We reboarded Tram No. 14, paid our €1.60 fares (a basic ticket is good for one hour on as many trams as you care to ride) and rode a mile or two to the stop near the Anne Frank House, one of the most visited locations in Amsterdam. It is there that Anne and her sister, Margot, and their parents plus four others hid from the Nazis for two years. They were ultimately betrayed and all but Anne’s father died in concentration camps.
The "Diary of Anne Frank" is one of the most read books ever published. It has been printed in 64 languages. The story of Anne Frank is one of the most important stories of the 20th Century. Joseph Stalin, the evil and murdering dictator of the Soviet Union, once callously said that a single death can be a tragedy but a million is only a statistic. I don’t think the human mind can comprehend the totality of the cruelty visited upon European Jews and others during the 1930s and 1940s by the Nazis. There were 6 million Jews killed. There were 20 million Russian deaths. There were hundreds of thousands of Allied soldiers, sailors, Marines and untold numbers of innocent civilians killed and maimed during World War II.
The gripping story of Anne Frank is a story the mind can grasp. It is a somber reminder of the almost limitless nobility - and cruelty - the human spirit is capable of reaching.
The guidebooks say the wait to tour the house can be a long one during the peak tourist season in summer. But this being mid-March, there wasn’t much of a line. We had plenty of room to move around inside the cramped rooms of the house.
Anne’s family had lived in Frankfort, Germany, where she was born in 1929. Her father, Otto, owned a successful, international business that dealt in pectin and spice mixtures used in the preservation and canning of fruit. After Hitler came to power in 1933, the Frank family decided to move to Amsterdam, which was a safe haven for Jews until Germany invaded the Netherlands in 1940. Anti-Jewish decrees grew ever more harsh.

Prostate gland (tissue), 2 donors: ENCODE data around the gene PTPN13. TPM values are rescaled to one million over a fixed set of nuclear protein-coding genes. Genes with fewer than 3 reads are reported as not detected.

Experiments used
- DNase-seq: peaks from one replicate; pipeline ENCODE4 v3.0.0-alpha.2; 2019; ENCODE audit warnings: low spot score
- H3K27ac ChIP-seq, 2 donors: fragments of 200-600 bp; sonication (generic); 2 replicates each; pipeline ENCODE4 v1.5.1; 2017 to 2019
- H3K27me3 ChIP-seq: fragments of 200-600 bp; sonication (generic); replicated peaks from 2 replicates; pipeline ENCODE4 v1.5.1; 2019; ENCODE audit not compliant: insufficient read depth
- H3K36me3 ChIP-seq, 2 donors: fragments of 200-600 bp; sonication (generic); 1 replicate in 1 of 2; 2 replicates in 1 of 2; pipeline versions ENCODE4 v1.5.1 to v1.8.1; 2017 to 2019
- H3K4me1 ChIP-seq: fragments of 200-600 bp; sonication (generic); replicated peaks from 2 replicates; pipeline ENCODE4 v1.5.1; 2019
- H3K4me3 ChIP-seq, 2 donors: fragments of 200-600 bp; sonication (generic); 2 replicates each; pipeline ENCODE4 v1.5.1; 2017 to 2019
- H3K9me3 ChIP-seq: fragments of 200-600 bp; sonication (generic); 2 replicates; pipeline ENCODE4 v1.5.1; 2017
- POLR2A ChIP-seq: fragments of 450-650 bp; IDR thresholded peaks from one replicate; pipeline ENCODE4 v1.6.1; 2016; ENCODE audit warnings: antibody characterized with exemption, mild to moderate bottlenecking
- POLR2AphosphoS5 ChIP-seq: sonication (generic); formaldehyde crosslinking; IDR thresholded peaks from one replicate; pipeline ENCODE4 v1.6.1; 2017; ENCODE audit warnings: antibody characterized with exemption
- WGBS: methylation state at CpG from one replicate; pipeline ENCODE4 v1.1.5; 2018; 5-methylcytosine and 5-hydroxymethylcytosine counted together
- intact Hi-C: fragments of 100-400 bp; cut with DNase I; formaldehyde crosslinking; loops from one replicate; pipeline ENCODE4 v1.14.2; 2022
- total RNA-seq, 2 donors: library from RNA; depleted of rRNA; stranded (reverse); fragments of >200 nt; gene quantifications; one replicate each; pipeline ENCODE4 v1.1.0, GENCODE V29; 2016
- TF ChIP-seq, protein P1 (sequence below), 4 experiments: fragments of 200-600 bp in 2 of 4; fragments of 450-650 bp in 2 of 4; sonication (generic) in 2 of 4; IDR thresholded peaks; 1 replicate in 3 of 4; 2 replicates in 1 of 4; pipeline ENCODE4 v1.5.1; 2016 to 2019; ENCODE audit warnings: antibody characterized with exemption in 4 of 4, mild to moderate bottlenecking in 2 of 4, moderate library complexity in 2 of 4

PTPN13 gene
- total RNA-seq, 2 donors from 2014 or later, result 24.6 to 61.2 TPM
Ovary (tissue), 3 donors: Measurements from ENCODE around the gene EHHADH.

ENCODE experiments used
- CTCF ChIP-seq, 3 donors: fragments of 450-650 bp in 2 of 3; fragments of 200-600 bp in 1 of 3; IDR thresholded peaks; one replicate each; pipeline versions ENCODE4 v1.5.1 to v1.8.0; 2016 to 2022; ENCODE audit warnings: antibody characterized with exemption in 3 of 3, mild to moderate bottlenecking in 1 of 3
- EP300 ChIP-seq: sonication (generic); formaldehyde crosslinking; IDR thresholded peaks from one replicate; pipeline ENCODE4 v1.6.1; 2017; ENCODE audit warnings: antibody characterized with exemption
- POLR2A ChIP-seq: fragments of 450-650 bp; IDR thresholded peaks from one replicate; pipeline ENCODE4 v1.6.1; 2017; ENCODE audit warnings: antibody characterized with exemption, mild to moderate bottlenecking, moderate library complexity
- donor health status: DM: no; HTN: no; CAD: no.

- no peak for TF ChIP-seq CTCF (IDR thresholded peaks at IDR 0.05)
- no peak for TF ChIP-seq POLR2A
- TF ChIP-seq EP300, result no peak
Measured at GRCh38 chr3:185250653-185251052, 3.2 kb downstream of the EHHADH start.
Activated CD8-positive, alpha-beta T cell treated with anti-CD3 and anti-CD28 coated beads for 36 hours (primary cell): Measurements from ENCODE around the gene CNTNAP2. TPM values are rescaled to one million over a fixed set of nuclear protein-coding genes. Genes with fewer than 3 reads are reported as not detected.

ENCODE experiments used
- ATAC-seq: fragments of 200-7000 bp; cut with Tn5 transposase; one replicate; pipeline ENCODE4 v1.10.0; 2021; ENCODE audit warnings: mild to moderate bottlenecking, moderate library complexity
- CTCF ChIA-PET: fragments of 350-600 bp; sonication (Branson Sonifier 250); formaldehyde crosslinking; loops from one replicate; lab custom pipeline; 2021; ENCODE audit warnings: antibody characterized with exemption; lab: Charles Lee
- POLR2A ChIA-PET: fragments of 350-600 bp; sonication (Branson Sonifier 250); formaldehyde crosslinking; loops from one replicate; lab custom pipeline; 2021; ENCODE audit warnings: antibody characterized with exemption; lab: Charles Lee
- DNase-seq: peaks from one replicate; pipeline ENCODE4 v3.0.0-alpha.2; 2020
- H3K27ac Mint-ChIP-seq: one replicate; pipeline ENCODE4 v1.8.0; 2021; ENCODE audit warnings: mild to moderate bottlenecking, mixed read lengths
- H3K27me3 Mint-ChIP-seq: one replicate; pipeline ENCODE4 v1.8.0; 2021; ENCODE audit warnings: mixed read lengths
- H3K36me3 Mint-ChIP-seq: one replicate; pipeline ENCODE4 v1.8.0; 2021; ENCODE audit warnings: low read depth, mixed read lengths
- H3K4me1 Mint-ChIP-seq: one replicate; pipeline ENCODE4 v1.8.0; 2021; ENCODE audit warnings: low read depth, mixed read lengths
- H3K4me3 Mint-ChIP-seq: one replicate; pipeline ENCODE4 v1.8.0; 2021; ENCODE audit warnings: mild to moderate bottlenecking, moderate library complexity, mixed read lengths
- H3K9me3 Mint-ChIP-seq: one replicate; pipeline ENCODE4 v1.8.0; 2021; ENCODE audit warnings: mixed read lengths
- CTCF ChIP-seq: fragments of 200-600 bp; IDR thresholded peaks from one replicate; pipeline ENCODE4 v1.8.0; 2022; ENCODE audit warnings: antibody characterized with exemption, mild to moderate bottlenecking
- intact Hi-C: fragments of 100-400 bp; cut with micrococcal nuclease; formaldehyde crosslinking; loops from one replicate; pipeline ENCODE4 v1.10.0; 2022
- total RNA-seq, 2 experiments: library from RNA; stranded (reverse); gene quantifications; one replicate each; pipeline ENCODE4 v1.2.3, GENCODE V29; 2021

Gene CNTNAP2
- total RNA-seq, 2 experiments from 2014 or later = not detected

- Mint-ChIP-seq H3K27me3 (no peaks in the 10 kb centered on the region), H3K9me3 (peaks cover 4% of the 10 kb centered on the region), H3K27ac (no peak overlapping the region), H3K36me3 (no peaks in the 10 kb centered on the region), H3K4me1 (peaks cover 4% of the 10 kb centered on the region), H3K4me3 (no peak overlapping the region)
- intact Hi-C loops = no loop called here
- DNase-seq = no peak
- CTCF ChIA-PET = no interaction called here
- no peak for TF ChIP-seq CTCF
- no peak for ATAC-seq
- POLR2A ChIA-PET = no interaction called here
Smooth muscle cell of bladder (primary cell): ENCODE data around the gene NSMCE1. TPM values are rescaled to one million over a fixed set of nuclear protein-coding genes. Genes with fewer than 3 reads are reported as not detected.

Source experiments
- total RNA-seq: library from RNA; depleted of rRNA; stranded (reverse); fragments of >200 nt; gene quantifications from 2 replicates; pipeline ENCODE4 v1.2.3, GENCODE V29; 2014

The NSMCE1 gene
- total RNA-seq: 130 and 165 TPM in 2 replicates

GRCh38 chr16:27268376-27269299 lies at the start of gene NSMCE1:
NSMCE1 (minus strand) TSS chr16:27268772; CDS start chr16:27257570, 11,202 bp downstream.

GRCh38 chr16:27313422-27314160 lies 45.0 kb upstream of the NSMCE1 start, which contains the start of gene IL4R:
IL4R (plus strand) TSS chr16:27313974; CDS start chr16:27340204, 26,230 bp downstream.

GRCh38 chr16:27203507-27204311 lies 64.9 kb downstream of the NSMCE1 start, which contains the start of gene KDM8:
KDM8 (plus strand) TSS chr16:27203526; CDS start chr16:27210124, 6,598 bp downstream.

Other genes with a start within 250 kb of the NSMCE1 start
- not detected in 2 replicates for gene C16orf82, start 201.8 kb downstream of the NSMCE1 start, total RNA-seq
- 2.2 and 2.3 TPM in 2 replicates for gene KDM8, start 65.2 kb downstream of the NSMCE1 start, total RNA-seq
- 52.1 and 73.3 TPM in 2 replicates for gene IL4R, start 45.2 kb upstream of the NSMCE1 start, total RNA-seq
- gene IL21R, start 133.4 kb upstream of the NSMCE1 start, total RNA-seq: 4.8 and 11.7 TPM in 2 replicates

"Jews must wear a yellow star. Jews must hand in their bicycles. Jews are banned from streetcars. Jews may not visit Christians. Jews must go to Jewish schools," Anne, 13, wrote June 20, 1942.
With the help of several of his Dutch employees, Otto built secret living quarters in a connected annex above his warehouse and office at 265 Prinsengracht, a four-story building alongside a canal. From the street, it looks like just another multi-story townhouse, one of thousands in Amsterdam. In July 1942, the Frank family (Otto, wife Edith and daughters Anne and Margot) decided to go into hiding inside the annex rather than turn Margot over for a "work force project" in Germany.
Otto had already registered one of his non-Jewish employees as a director of his company, preventing the Germans from routinely seizing the business. He handed over the keys to his Aryan colleagues, sent a final postcard to relatives, gave the family cat to a neighbor, spread rumors the Franks were fleeing to Switzerland and prepared his family to "dive under" (onderduik as it was called) into hiding. On July 6, 1942, the Frank family put on extra clothes to avoid carrying suspicious suitcases and disappeared into the Spartan suite in the upper back part of their building. Colleague Victor Kruger concealed the annex entrance with a swinging bookcase full of business files.
A week later, Herman and August van Pels and their son, Peter, joined them. Three months later Fritz Pfeffer, a dentist and family friend, moved in. He shared Anne’s small bedroom that she decorated with movie-star pictures clipped from magazines.
The bedrooms and sitting areas of the seven-room, secret annex were sparsely furnished. There was a single bathroom serving eight people. The Delft-style commode was not flushed during the day for fear of alerting the warehouse workers beneath that people were living upstairs. The Nazis, aided by Dutch auxiliary police and informers, regularly swept through suspected hiding places to round up and deport Jews. Tens of thousands of Jews were captured and sent off to camps in Germany and other Nazi-conquered lands. A book on display carefully lists each name of the 103,000 deportees, 90 percent of whom were gassed, tortured or starved to death in the camps. The mind can’t comprehend the terrible suffering of those people; they were less than 2 percent of the total who perished at the hands of the Nazis.